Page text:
Very interesting article in Foreign Affairs
- I'm not going to quote it at length, your library should subscribe, if it doesn't then tell your local mayor or base commander that you need a new, competent librarian.
Here is they key point: "... there will be a strong temptation to downgrade Russia as a threat. That would be a mistake, and not just because the war has yet to be won. In Ukraine and elsewhere, the more vulnerable Moscow perceives itself to be, the more it will try to offset
those vulnerabilities by relying on unconventional tools—including nuclear weapons. In other words, Russian power and influence may be diminished, but that does not mean Russia will become dramatically less threatening. Instead, some aspects of the threat are likely to worsen. For the West, recognizing that reality means abandoning any near-term hopes of a chastened Russia and maintaining support for Russia’s targets. That effort should begin in Ukraine: the United States and its allies must provide sustained support to Kyiv to ensure that Russia suffers a defeat. But even if Putin loses, the problem that Russia poses will not be solved. In many ways, it will grow in intensity. So, too, should the response to it."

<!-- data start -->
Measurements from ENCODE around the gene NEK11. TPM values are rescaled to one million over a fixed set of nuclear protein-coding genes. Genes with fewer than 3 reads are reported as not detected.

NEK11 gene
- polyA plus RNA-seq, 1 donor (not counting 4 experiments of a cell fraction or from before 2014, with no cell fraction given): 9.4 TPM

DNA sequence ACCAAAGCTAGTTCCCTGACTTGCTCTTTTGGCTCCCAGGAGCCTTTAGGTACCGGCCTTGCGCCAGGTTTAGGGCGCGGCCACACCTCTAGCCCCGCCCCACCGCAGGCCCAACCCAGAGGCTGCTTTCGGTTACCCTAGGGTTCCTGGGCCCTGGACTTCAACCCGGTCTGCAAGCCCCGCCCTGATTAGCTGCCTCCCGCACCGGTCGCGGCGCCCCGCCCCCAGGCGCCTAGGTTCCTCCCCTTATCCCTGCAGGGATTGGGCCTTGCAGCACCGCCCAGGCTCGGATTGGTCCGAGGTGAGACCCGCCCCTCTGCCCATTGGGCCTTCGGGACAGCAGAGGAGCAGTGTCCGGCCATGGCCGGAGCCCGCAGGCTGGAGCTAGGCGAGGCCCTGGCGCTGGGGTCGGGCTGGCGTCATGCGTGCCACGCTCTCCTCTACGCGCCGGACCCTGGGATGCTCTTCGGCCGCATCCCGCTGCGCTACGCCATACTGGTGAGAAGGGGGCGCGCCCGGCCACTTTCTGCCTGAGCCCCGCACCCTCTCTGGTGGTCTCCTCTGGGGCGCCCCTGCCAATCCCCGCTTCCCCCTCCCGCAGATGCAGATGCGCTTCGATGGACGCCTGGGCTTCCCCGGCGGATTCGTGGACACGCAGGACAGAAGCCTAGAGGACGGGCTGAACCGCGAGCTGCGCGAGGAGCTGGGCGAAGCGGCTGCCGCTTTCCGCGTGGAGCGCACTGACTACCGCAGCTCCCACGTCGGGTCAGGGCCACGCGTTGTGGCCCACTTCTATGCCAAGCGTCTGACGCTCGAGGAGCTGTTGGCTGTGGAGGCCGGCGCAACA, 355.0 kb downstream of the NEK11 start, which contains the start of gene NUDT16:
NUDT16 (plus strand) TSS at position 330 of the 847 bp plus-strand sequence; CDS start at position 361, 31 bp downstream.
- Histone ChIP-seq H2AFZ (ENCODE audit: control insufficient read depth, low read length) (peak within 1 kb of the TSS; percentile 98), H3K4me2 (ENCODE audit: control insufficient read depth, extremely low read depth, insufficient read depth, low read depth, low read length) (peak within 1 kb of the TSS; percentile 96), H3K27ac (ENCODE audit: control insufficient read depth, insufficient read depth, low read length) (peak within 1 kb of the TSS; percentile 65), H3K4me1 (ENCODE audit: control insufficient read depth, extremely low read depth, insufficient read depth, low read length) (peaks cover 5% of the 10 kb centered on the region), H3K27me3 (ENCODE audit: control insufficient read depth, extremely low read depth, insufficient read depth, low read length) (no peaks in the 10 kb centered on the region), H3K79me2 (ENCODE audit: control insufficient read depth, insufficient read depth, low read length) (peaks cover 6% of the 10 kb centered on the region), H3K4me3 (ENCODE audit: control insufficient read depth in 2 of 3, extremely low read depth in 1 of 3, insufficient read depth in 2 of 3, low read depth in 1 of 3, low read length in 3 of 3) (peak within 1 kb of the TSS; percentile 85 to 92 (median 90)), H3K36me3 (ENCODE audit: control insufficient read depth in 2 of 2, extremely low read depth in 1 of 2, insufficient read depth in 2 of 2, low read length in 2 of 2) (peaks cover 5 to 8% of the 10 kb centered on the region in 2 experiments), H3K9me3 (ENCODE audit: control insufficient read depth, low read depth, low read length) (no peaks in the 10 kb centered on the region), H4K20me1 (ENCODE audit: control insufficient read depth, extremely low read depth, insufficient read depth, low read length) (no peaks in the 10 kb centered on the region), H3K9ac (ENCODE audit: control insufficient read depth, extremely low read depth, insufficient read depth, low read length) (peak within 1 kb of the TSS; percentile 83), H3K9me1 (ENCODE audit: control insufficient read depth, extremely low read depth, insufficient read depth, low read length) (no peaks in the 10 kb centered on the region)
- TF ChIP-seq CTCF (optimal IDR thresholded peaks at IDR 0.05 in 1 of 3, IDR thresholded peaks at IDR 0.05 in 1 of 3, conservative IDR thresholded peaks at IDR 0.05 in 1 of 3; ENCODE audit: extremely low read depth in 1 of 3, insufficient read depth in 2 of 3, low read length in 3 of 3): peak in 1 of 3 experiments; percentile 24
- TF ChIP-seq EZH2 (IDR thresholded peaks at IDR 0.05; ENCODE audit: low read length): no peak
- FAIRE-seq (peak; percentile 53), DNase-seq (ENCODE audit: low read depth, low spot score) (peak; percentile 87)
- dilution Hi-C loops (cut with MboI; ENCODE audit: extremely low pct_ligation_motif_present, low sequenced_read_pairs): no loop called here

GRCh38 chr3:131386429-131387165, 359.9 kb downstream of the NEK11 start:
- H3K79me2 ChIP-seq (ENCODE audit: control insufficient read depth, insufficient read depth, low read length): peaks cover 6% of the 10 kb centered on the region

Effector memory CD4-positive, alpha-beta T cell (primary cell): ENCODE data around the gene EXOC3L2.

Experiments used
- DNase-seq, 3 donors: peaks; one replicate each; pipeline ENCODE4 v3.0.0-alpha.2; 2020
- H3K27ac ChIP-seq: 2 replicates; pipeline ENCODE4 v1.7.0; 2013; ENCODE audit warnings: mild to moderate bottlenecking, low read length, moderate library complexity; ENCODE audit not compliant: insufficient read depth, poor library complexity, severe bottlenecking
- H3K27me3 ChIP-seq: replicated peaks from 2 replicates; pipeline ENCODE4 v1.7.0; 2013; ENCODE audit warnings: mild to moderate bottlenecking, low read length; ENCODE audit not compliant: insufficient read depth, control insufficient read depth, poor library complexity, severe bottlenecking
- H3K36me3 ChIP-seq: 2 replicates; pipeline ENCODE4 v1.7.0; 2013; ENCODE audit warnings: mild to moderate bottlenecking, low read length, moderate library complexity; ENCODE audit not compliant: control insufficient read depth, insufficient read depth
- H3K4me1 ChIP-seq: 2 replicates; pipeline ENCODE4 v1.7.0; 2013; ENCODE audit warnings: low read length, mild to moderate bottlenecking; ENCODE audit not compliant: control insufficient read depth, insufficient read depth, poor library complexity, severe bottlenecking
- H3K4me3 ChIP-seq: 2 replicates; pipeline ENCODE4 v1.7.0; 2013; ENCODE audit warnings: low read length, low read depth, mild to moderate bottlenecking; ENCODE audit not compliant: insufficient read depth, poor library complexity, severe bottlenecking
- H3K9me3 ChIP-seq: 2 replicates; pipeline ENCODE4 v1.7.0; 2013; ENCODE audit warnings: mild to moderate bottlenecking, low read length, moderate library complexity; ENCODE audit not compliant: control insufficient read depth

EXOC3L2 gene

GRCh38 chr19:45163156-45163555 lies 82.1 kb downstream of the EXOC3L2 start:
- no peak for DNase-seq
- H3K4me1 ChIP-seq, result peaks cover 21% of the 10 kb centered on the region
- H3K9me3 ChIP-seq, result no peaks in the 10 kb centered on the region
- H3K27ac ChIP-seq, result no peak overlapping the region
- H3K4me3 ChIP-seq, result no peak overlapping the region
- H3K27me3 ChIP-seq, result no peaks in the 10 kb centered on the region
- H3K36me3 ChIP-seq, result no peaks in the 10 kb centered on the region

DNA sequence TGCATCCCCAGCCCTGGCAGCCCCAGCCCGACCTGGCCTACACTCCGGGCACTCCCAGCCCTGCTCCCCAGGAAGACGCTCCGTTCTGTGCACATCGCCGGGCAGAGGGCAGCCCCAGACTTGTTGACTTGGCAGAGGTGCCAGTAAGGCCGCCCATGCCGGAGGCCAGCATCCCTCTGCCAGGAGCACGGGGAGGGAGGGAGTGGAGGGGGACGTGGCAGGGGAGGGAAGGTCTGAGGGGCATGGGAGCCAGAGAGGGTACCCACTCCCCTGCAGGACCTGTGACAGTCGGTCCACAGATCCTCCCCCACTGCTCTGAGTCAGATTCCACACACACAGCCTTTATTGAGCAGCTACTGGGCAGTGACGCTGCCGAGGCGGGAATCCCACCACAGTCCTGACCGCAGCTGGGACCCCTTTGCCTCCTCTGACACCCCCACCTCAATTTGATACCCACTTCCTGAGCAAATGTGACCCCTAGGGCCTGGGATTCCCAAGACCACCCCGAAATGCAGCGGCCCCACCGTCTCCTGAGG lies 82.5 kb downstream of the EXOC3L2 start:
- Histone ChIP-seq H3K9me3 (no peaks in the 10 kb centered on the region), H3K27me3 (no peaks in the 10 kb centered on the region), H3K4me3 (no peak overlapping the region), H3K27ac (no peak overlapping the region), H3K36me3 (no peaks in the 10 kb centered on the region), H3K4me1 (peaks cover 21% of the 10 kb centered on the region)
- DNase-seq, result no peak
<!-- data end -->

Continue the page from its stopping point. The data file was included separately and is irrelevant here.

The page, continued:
The reticule concluders by saying that "As the United States and its allies cope with the current Putin regime and think about what might eventually follow it, they would do well to remember the old adage that Russia is never as strong as it looks or as weak as it looks. The country often goes through cycles of resurgence, stagnation, and decline. Even with its capacity and global standing diminished by its war in Ukraine, Russia will continue to be driven by its resentments, a quest for a geopolitical space outside its borders, and a desire for status. Washington cannot afford to write Russia off in an effort to ease its own mind, nor should it imagine that Europe can manage the problem on its own. The threat may evolve, but it will persist."